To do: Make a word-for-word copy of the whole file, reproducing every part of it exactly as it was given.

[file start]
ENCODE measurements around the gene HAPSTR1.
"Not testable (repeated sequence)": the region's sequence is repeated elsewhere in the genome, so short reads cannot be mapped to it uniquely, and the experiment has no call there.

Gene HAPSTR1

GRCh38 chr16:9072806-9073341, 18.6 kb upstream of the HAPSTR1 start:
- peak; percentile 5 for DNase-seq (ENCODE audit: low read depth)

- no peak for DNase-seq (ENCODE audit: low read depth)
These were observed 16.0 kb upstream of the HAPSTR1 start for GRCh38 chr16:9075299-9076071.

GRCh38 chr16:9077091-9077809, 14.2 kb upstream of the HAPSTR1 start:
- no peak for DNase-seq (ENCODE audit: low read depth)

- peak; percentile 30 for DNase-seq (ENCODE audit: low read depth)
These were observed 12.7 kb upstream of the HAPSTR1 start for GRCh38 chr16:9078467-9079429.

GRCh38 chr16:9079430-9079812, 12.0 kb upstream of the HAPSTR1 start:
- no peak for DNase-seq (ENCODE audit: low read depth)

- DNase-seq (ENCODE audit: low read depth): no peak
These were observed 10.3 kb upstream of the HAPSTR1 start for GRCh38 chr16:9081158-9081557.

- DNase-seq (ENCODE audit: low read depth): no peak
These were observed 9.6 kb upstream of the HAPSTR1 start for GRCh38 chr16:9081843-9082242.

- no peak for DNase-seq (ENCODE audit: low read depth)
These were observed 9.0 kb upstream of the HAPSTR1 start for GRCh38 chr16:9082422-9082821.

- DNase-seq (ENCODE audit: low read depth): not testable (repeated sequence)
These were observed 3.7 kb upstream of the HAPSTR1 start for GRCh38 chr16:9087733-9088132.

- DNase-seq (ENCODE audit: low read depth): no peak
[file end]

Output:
ENCODE measurements around the gene HAPSTR1.
"Not testable (repeated sequence)": the region's sequence is repeated elsewhere in the genome, so short reads cannot be mapped to it uniquely, and the experiment has no call there.

Gene HAPSTR1

GRCh38 chr16:9072806-9073341, 18.6 kb upstream of the HAPSTR1 start:
- peak; percentile 5 for DNase-seq (ENCODE audit: low read depth)

- no peak for DNase-seq (ENCODE audit: low read depth)
These were observed 16.0 kb upstream of the HAPSTR1 start for GRCh38 chr16:9075299-9076071.

GRCh38 chr16:9077091-9077809, 14.2 kb upstream of the HAPSTR1 start:
- no peak for DNase-seq (ENCODE audit: low read depth)

- peak; percentile 30 for DNase-seq (ENCODE audit: low read depth)
These were observed 12.7 kb upstream of the HAPSTR1 start for GRCh38 chr16:9078467-9079429.

GRCh38 chr16:9079430-9079812, 12.0 kb upstream of the HAPSTR1 start:
- no peak for DNase-seq (ENCODE audit: low read depth)

- DNase-seq (ENCODE audit: low read depth): no peak
These were observed 10.3 kb upstream of the HAPSTR1 start for GRCh38 chr16:9081158-9081557.

- DNase-seq (ENCODE audit: low read depth): no peak
These were observed 9.6 kb upstream of the HAPSTR1 start for GRCh38 chr16:9081843-9082242.

- no peak for DNase-seq (ENCODE audit: low read depth)
These were observed 9.0 kb upstream of the HAPSTR1 start for GRCh38 chr16:9082422-9082821.

- DNase-seq (ENCODE audit: low read depth): not testable (repeated sequence)
These were observed 3.7 kb upstream of the HAPSTR1 start for GRCh38 chr16:9087733-9088132.

- DNase-seq (ENCODE audit: low read depth): no peak